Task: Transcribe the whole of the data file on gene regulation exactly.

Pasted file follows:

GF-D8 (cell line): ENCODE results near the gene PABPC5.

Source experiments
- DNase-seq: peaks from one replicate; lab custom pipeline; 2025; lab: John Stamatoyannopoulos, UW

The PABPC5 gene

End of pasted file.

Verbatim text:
GF-D8 (cell line): ENCODE results near the gene PABPC5.

Source experiments
- DNase-seq: peaks from one replicate; lab custom pipeline; 2025; lab: John Stamatoyannopoulos, UW

The PABPC5 gene